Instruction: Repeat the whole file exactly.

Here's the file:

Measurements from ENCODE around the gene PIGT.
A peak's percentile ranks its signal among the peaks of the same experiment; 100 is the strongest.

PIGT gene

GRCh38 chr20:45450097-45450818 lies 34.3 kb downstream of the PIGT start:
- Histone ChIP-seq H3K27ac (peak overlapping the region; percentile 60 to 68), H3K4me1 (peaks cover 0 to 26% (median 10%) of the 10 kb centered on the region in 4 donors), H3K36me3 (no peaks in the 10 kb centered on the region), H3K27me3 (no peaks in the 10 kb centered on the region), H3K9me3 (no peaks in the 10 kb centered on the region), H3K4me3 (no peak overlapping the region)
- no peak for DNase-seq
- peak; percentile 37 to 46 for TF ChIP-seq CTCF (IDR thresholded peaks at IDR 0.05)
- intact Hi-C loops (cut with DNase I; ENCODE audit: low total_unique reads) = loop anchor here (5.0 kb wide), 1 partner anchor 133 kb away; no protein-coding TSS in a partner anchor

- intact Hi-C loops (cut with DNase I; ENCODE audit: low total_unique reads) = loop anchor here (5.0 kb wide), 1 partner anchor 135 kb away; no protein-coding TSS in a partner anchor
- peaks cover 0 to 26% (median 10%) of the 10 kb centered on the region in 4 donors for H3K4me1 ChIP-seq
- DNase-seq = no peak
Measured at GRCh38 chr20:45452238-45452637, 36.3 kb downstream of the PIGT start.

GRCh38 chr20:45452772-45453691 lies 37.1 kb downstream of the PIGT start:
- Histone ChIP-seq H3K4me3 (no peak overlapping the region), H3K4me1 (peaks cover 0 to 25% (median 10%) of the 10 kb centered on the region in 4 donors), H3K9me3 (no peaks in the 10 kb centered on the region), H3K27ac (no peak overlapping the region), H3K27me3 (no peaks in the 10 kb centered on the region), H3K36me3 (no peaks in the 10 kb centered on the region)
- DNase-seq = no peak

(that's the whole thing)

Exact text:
Measurements from ENCODE around the gene PIGT.
A peak's percentile ranks its signal among the peaks of the same experiment; 100 is the strongest.

PIGT gene

GRCh38 chr20:45450097-45450818 lies 34.3 kb downstream of the PIGT start:
- Histone ChIP-seq H3K27ac (peak overlapping the region; percentile 60 to 68), H3K4me1 (peaks cover 0 to 26% (median 10%) of the 10 kb centered on the region in 4 donors), H3K36me3 (no peaks in the 10 kb centered on the region), H3K27me3 (no peaks in the 10 kb centered on the region), H3K9me3 (no peaks in the 10 kb centered on the region), H3K4me3 (no peak overlapping the region)
- no peak for DNase-seq
- peak; percentile 37 to 46 for TF ChIP-seq CTCF (IDR thresholded peaks at IDR 0.05)
- intact Hi-C loops (cut with DNase I; ENCODE audit: low total_unique reads) = loop anchor here (5.0 kb wide), 1 partner anchor 133 kb away; no protein-coding TSS in a partner anchor

- intact Hi-C loops (cut with DNase I; ENCODE audit: low total_unique reads) = loop anchor here (5.0 kb wide), 1 partner anchor 135 kb away; no protein-coding TSS in a partner anchor
- peaks cover 0 to 26% (median 10%) of the 10 kb centered on the region in 4 donors for H3K4me1 ChIP-seq
- DNase-seq = no peak
Measured at GRCh38 chr20:45452238-45452637, 36.3 kb downstream of the PIGT start.

GRCh38 chr20:45452772-45453691 lies 37.1 kb downstream of the PIGT start:
- Histone ChIP-seq H3K4me3 (no peak overlapping the region), H3K4me1 (peaks cover 0 to 25% (median 10%) of the 10 kb centered on the region in 4 donors), H3K9me3 (no peaks in the 10 kb centered on the region), H3K27ac (no peak overlapping the region), H3K27me3 (no peaks in the 10 kb centered on the region), H3K36me3 (no peaks in the 10 kb centered on the region)
- DNase-seq = no peak